In the Southern hemisphere’s gyres we have sufficient data to confirm the presence of floating plastic debris (Eriksen et al. 2013, 2014, Cózar et al. 2014, Miranda-Urbina et al. 2015). However, more data is needed to eliminate the possibility of introducing potentially large errors in global estimates of the amount of floating plastic (van Sebille et al. 2015).
During this expedition, Algalita collected plastic pollution samples across the Equatorial Currents, the South Pacific Subtropical Gyre and at various stations along the Chilean coast in order to strengthen the existing data set. In addition to quantitative analysis, Algalita investigated how plastic in the South Pacific threatens fish survival in this region. Lanternfish (myctophids) account for as much as 55% of global fish biomass and they play a critical role in the food chain. The health of the entire ocean is dependent on their survival and any disruptions can have a domino effect that may lead to ecological collapse. An Algalita study, (Boerger et al. 2010), found that 35% of these fish in the North Pacific Subtropical Gyre had consumed plastic, some in large quantities.
July, 2017. Algalita continues its work in Coquimbo, Chile. Gwen Lattin, Chief Scientist and Research Biologist, teaches students in the Cientificos de la Basura Program how to analyze Trawl samples.
April 10. Framing the Garbage Patches - N 14 13.102, W 106 01.134 – Raquelle de Vine. It was nearing the end of a not-so-eventful day and we had lowered the sails after the wind dropped off. I was sitting up on the deck keeping watch and Gonzalo was at the helm. Off our starboard side, I spotted a piece of green Poly pipe floating past the boat, slightly below the surface. Only a foot long, it was gone out of sight by the time we had slowed the boat down and I headed to the stern to find it. Captain Moore, never one to lose hope, encouraged the pursuit of it and so we began to back up looking for it. Our search left us without the green fragment, though not empty handed, as at the slower speed we were alerted to a heavy concentration of meso and micro fragments around us! Thinking we’d found a windrow (an area of converging waters), Charlie and I were excited to put the Manta Trawl in and take a sample.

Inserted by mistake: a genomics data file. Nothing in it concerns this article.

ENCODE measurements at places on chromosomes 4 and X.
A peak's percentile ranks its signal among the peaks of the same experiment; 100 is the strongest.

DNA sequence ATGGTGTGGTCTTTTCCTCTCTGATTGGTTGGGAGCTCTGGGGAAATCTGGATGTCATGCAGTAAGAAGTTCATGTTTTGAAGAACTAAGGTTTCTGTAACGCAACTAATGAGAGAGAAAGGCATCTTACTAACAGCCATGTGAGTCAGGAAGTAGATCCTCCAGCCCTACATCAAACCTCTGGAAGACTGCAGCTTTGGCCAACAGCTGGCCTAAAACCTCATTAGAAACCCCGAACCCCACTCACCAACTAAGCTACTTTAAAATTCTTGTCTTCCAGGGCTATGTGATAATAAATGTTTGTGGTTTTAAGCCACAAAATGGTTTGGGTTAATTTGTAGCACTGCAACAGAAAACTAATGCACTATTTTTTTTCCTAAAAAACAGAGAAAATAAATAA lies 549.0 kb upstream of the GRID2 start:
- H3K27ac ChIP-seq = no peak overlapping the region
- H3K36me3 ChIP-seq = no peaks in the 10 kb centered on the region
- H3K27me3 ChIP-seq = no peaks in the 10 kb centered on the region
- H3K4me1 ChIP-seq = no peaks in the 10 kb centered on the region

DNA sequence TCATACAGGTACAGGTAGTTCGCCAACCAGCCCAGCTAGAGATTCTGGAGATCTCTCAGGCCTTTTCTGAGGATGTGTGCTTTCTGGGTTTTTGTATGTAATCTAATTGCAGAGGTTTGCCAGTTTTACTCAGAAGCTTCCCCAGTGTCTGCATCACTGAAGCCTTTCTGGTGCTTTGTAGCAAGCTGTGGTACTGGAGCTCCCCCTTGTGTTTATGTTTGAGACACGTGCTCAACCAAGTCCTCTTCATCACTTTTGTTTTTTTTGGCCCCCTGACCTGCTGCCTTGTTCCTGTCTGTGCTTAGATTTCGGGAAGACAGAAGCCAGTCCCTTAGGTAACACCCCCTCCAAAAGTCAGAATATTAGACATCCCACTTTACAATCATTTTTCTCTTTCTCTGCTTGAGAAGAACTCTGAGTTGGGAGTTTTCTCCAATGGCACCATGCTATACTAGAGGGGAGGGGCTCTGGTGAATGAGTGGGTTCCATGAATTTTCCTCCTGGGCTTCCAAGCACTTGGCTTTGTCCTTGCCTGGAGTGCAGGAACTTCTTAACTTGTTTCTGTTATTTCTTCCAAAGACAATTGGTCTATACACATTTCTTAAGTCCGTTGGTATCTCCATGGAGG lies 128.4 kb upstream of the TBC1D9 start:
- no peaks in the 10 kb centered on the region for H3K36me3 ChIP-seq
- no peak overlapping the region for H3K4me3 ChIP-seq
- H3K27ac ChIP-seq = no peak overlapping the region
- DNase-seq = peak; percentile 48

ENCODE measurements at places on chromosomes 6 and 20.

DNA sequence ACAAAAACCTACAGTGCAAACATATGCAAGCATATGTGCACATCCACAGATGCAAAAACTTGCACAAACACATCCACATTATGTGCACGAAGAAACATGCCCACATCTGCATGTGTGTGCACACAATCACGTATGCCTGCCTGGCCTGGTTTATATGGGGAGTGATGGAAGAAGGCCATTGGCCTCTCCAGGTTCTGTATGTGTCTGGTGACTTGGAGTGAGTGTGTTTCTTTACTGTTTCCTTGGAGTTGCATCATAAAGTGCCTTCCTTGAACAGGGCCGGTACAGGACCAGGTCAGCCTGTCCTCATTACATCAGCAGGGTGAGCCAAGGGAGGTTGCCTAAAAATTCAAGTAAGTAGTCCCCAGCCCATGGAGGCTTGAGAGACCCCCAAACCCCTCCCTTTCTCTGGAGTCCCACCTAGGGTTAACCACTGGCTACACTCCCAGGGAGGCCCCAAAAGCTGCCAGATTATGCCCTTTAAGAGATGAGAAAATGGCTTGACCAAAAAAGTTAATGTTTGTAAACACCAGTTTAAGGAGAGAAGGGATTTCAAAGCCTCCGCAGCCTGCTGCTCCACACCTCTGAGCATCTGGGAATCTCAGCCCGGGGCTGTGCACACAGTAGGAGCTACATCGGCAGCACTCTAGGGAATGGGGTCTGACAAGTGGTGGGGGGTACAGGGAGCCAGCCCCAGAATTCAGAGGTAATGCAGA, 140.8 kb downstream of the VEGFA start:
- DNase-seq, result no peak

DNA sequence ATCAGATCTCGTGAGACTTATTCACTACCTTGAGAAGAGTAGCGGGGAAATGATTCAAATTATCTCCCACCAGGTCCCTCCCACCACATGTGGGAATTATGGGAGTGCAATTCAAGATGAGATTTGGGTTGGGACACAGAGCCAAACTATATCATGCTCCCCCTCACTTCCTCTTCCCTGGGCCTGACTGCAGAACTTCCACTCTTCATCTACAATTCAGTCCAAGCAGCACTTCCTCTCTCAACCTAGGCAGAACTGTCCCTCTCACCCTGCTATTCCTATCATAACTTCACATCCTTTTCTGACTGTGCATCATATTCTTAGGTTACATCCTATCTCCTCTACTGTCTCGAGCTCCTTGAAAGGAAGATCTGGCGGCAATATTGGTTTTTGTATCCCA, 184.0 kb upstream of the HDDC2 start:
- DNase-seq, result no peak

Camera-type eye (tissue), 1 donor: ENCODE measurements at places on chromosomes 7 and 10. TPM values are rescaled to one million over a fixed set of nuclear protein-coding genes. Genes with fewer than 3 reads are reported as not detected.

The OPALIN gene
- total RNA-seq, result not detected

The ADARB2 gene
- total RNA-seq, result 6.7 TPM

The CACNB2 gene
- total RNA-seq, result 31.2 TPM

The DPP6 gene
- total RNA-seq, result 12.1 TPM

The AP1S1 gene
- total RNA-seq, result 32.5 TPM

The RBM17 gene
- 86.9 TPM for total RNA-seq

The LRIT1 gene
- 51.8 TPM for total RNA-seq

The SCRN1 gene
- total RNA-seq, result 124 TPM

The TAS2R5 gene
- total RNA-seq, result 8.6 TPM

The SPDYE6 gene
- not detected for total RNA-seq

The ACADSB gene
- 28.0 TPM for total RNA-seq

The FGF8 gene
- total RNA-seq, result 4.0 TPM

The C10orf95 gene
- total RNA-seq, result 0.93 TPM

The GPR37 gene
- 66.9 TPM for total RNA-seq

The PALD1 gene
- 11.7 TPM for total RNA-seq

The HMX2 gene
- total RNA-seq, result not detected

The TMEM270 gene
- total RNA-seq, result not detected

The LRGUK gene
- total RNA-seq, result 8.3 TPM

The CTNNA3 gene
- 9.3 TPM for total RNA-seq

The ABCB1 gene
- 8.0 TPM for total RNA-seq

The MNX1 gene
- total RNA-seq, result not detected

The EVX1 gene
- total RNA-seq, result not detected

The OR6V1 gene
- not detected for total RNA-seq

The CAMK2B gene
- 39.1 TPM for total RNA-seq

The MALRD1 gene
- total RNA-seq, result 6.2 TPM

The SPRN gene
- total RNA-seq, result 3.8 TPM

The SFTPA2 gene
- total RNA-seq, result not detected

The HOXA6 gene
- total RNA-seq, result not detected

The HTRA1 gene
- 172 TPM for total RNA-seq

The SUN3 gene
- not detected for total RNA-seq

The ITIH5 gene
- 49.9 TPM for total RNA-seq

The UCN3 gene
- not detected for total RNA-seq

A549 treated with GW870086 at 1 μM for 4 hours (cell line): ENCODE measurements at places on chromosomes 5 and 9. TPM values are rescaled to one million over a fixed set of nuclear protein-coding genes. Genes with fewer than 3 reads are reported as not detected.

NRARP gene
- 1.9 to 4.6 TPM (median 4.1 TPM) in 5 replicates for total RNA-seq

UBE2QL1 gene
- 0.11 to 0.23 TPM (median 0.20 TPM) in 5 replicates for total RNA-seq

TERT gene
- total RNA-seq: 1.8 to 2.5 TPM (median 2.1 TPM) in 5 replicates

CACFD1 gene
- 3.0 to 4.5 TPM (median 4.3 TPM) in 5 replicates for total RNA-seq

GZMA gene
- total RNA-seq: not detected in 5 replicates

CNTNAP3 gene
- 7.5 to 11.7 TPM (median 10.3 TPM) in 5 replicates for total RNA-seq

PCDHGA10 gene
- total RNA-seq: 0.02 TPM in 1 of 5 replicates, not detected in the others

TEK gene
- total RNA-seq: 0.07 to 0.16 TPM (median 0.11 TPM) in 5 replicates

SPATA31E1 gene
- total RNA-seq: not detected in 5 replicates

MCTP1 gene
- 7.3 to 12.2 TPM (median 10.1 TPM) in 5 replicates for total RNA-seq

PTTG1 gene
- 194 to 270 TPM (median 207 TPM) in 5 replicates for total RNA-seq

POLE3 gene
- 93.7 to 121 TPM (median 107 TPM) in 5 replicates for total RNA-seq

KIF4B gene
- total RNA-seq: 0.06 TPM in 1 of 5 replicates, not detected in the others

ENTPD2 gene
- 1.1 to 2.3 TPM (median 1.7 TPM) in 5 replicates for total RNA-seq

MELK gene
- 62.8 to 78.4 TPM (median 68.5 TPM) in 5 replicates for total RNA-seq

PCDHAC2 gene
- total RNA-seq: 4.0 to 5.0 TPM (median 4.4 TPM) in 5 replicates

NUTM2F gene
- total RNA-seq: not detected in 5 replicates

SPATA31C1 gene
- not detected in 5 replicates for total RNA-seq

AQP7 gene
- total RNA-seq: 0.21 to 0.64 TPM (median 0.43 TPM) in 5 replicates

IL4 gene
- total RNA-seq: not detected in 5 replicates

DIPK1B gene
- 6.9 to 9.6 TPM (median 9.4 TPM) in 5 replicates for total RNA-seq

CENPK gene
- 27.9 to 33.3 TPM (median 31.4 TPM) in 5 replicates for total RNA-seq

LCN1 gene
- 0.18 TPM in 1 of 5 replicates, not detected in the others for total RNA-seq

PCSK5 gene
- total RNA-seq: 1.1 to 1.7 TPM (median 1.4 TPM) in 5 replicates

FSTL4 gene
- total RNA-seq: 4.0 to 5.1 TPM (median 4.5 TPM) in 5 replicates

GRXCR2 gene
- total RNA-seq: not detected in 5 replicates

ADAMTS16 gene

I couldn’t believe what we were seeing! Here at the southernmost reaches of the North Pacific, having only just crossed the equator and far from land or any known accumulation zone, we are finding similar concentrations to that of the outer limits of the South Pacific Subtropical Gyre. I was sure I had left sights of those sickening concentrations well behind. I was struggling to make sense of it, however, Captain Moore had an idea. As we drifted along, capturing highly weathered and fouled fragments (instead of the macrodebris that have been our typical catch so far for Leg 9), it seemed we were tracking through not just a highway feeding into the North Pacific “Garbage Patch” but at 6° degrees North we had discovered a possible South Eastern border of the accumulation zone.
Gathering data to frame both the “garbage patches”, Algalita and Captain Moore are one step closer to understanding these ever-changing systems. We know that the high-pressure systems that sit consistently in the eastern reaches of both the North and South Pacific determine the wind circulation and the currents that border the accumulation areas. These border currents, however, do not seem to move debris in consistent bands, but in smaller patches defined by eddies, windrows and small scale current systems.
Over the last few days we have continued making our way North toward Cabo San Lucas. We’re making the most of the winds where we can, trawling and hand netting, retrieving debris as we find it and contemplating the latest information. As the saying goes, the more you know, the more you know you don’t know…. Exciting prospects ahead! We’ve also had a few “visitors” to keep us entertained: a pod of over 100 Spotted Dolphins playing in the bow wake and a tuna-spotting helicopter flying by when we were well over 600 nautical miles from any land fall! We also saw a Marlin while swimming this morning and a Galapagos Shark cruising around while we retrieved a 20L container!
April 10. As reported earlier, crossing over into the North Pacific Gyre brought the discovery of the "Gyre Rings" . Today I bring you a sample of microplastic and blue copepods from the Southeast corner of the N Pac Gyre, 625 miles south of Cabo San Lucas. The discovery of the corners of the Gyre followed the successful completion of our South Pacific Expedition.
April 9,. We’ve found the Corners of the Gyre! - We’ve passed through two drifts of garbage that are part of the circulatory system of the Gyre, bringing garbage to the North Pacific. We are now in the North Pacific. We passed about 6 degrees north latitude and found our first highway of garbage heading toward the North Pacific Garbage Patch. Then at about 9 degrees north latitude, we found our second concentration of garbage. In between, it’s very clean. So it’s like the rings of Saturn…like there are different rings of the Gyre that are bringing this debris in. We would find an area of trash, and then no trash. Then more trash, about 400 miles apart. So it’s not a seamless concentration of debris…it’s patchy concentrations. This is the Southeast corner of the North Pacific Gyre. So the latest findings we have is the discovery of trash at the Southeast corner of the North Pacific Gyre.